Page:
Cybersecurity has always been a concern, dating back to the mid-1990s when PCs and the Internet were first widely available to enterprise users and consumers. Now, some 25+ years later cybersecurity is a huge and necessary industry. Gartner forecasts that worldwide spending on information security products and services will reach more than $124 billion in 2019. That’s an increase of nearly 9% over 2018. And with the rapid adoption of the Cloud, AI, smart technologies and IoT, data security concerns are now extended to ‘things’.
But with all this cybersecurity investment, the cost of an attack remains high. Some estimates place it at $1.7 million per incident in both hard and soft costs, which raises key questions: Why can’t we stop the bad guys? Why can’t we get ahead of the curve of the latest threats, attacks and malware? Are we no better off today than we were 25 years ago?
Indeed, there are no simple answers to these questions. Detection, protection and mitigation techniques have rapidly advanced over the years. But the attackers, and the nature of the attacks, are also more sophisticated. And, it doesn’t help when manufacturers of, for example, IoT and smart devices, especially in the consumer arena, don’t necessarily design their products with the end-user’s security or privacy in mind (i.e., convenience is what sells). Years ago, hackers were individuals with personal or financial goals. Today, nation-states play a larger role, with political influence being the main target.
With respect to the current threat landscape, computer viruses and worms are still prevalent, but a whole new generation of threats and vulnerabilities now exist, including:
Advanced Persistent Threat (APT) is a computer network attack in which the attacker obtains unauthorized access to a network and remains undetected for an extended period. The attacker uses the compromised system to steal financial, corporate or personal data because they are undetected.
Botnets are pieces of software that connect your machine or device to a botnet-controlled network, usually for some nefarious activity. Users unknowingly download malicious software from an attached file or email. Once the software is activated, the botnet will contact its master computer and your device is now controlled by the person or organization who created the botnet.
Cryptojacking is an activity where attackers breach computing environments and ‘steal’ the compute power to mine Bitcoin. This is a relatively new threat area that has gained much notoriety after researchers detected cryptojacking at Tesla Motors.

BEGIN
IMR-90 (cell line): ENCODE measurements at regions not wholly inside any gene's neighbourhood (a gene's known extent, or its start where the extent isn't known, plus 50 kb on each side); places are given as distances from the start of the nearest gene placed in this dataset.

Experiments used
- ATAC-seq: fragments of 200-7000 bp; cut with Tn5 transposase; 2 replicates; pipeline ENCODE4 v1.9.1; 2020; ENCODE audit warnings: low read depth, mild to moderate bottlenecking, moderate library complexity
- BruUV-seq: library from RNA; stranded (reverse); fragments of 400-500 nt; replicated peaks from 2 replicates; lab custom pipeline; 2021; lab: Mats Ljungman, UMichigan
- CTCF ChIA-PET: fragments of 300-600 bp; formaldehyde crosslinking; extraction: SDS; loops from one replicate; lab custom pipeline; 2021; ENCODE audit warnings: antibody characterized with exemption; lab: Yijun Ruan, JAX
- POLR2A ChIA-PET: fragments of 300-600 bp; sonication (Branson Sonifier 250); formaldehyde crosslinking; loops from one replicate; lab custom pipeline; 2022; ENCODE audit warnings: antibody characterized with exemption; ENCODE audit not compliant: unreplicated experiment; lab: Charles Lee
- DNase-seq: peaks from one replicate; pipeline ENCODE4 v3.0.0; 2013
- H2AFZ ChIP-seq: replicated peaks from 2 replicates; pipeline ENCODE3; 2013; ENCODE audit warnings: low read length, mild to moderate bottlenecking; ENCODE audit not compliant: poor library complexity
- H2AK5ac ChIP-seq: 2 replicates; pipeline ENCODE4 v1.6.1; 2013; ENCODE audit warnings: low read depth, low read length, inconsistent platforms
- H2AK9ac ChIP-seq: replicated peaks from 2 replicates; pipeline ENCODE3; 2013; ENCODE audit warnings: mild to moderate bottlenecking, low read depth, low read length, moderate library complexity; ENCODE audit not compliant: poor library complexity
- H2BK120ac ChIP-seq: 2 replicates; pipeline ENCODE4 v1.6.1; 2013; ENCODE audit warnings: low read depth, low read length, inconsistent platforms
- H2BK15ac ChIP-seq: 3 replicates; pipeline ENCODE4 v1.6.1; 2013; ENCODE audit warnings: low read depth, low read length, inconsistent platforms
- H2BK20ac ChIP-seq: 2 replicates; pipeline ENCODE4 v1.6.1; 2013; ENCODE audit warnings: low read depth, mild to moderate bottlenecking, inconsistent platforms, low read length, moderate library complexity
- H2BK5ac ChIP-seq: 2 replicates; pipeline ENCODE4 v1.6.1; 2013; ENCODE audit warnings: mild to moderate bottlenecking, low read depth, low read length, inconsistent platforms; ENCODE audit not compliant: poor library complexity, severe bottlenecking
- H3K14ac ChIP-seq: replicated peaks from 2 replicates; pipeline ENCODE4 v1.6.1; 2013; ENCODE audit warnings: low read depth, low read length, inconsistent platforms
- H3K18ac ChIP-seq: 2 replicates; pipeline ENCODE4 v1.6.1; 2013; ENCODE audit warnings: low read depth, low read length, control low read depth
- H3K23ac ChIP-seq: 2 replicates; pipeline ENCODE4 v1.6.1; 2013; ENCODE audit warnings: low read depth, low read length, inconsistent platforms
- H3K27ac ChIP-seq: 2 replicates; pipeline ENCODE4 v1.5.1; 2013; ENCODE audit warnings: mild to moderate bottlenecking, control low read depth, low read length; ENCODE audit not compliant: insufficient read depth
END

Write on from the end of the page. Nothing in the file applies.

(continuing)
Ransomware is malicious software that infects secure database systems, typically encrypting data. The attacker then threatens the deletion or corruption of the data files unless a ransom is paid. Ransom demands have ranged from a few hundred to a few hundred thousand dollars. Payment is usually demanded in Bitcoin (or other digital currencies) so as to be untraceable.
Spear Phishing is directed at specific individuals or companies. It attempts to obtain sensitive information such as usernames, passwords and credit card details by disguising as a trustworthy entity in an email or instant message. It usually directs users to enter personal information at a fake website, the look and feel of which are identical to the legitimate site.
Unfortunately, the threat landscape may be something akin to a whack-a-mole game; once we (seemingly) knock down one issue, another arises. The need for network security will likely always be with us. But there is reason for optimism. The software and hardware manufacturers who provide service provider, enterprise, consumer and IoT security solutions have finally gotten the message and are designing security “in” to products – as opposed to having security be an afterthought. Combined with rapid advances in automated and algorithmic security solutions, we are beginning to see a more level playing field.
Bill Crowell, a career professional at the National Security Agency (NSA), points out that “much of the focus of the cybersecurity industry during the remainder of this decade will be focused on bringing machine learning, artificial intelligence and big data analytics to their products…there will be more focus by the industry on integrating the various tools into consolidated platforms that require fewer people to operate and can be provided as a service requiring less capital investment by the customers.”
Dealing with cybersecurity threats is hard and predicting the next big thing is even harder. But there are basic best practices that should be embraced. Consider the following, whether you are thinking about your corporate security or your personal on-line exposure:
- For desktop and mobile devices: download an app that provides security and privacy, e.g., Finjan’s InvinciBull VPN for private browsing.
- For users of IoT devices: ensure your configuration is set for maximum privacy. Consult with your manufacturer’s user manuals and recognize that more security may impact device performance.
- For enterprise and service provider: ensure network and application security teams are equipped with the latest training, tool and strategies. Plan for contingencies and run periodic drills to establish readiness.
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